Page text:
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I intend to stain a piece of smooth timber to use indoors as a mounting board for some coat hooks; something I've never done before. The instructions for the stain I purchased suggest not to use below 10°C, and it's currently 7°C here during the day. I have a garage I can use to sand the wood, apply and dry the stain out of the rain, but it is unheated.

Will I run into problems if I use the stain in sub-optimal temperatures? Advice websites advise against it, but don't go into the specifics. An answer to another question suggests leaving an exterior fence stain until warmer weather in spring:

Didn't stain my new fence this summer: do it while its cold or wait until next year?

Definitely wait. The temperature will be dropping low enough during the stain's curing process that many problems could present themselves.

but I'd like to do this while I have the time and inclination! This answer doesn't elaborate on what these many problems are (stain taking 10% longer to dry? stain not staining at all? wood spontaneously combusting?!) and how problematic they would be.

  • Question improvements/suggestions welcome! I'd happy to take the tongue-in-cheek bit about the wood spontaneously combusting out, but the intention was to be slightly humerous and show that I have no idea about staining :) – bertieb Dec 20 '18 at 14:52
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I haven't seen anyone test 'how do bad conditions affect staining?' Usually what you'll see is someone posts a picture of a bad stain job and they ask 'what did I do wrong?' The answer is typically temperature, humidity, or technique.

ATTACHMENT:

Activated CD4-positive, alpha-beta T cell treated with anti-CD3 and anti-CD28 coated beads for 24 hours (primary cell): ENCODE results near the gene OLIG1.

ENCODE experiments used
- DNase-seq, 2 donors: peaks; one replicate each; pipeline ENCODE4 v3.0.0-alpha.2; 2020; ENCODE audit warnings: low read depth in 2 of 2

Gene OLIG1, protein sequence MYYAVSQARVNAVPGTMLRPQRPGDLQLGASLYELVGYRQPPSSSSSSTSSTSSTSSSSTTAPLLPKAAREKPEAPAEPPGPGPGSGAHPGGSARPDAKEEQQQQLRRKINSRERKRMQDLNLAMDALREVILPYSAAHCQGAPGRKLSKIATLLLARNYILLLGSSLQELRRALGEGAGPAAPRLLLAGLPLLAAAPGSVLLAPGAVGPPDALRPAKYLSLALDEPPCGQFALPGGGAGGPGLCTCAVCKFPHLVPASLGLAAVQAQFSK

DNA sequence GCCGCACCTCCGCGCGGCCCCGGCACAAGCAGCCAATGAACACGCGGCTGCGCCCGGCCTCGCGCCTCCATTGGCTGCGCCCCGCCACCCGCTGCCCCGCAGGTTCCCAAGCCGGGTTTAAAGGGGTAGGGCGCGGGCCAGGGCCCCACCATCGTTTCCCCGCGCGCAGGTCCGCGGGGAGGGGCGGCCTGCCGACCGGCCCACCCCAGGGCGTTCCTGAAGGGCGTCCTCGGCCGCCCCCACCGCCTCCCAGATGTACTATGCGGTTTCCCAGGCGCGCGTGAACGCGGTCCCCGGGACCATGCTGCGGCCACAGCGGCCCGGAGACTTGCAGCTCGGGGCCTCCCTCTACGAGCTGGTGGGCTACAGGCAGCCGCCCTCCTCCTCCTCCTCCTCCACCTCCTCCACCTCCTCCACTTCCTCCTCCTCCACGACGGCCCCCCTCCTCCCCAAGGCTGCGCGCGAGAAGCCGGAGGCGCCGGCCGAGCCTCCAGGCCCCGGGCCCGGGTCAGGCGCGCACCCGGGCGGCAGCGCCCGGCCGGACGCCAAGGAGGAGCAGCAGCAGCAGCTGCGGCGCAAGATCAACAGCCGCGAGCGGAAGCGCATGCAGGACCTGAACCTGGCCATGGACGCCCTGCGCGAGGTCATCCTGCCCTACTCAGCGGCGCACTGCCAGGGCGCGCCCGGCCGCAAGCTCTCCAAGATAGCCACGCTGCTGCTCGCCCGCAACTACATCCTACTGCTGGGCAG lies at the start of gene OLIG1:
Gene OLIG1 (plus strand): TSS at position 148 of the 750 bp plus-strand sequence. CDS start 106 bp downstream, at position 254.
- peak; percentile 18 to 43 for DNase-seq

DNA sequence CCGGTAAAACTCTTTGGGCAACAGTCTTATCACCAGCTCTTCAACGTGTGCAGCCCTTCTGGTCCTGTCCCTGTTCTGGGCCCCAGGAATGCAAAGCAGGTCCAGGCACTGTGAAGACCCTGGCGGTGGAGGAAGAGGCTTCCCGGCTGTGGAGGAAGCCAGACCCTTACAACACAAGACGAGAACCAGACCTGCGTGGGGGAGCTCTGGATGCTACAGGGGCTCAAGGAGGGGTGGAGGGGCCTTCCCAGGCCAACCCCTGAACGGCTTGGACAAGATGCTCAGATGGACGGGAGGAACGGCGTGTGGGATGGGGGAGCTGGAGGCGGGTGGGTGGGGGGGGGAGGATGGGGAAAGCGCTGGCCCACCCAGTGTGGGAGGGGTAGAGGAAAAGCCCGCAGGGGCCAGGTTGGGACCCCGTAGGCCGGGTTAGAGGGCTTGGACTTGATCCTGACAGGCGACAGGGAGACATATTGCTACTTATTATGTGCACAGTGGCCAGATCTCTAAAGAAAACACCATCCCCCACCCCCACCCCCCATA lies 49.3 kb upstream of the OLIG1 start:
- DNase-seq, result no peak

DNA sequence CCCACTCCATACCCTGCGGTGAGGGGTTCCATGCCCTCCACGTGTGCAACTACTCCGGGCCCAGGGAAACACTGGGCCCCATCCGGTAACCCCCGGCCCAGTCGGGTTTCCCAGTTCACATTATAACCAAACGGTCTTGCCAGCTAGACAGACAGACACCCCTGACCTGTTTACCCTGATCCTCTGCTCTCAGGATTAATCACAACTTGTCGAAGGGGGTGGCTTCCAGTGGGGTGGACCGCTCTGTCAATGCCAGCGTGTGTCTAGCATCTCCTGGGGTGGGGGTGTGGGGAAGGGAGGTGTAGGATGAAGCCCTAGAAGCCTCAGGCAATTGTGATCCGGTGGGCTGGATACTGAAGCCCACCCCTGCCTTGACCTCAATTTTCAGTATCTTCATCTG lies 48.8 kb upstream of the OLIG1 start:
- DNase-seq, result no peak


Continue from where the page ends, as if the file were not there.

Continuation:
Stains work by penetrating into the wood, getting absorbed into the pores of the wood. Anything else that gets into those pores will hinder absorption, and you'll end up with a blotchy inconsistent stain. That's why you want your wood dry.

Low temperature is less important than moisture, with the exception that if there is frozen water in your wood, that'll mess up the stain as well. If the wood is cold but stays dry, you should be ok.

In ideal temps, the stain should dry in 1-2 days. Low temps will slow the drying process, and if snow/rain gets on the wood before it's done drying, you're in trouble.

If you can keep the wood protected from rain while it dries, you should be fine.

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    1-2 days ?! The stain suggests 4 hours between coats! – bertieb Dec 20 '18 at 17:01
  • I believe Rob is stating 1-2 days prior to sealing. It depends on the type of stain how long to wait before sealing or between coats but colder temps affect drying time drasticly. – Ed Beal Dec 20 '18 at 17:26
  • Adding to Ed's comment, the time between coats is not the same as the 'time to dry'. Add a second coat of stain while the first is still wet and they might mix, no big deal. If you are putting polyurethane over the stain to protect the wood, you want the stain to be completely dry. you don't want the poly and stain to mix. – Rob Elliott Dec 20 '18 at 18:21

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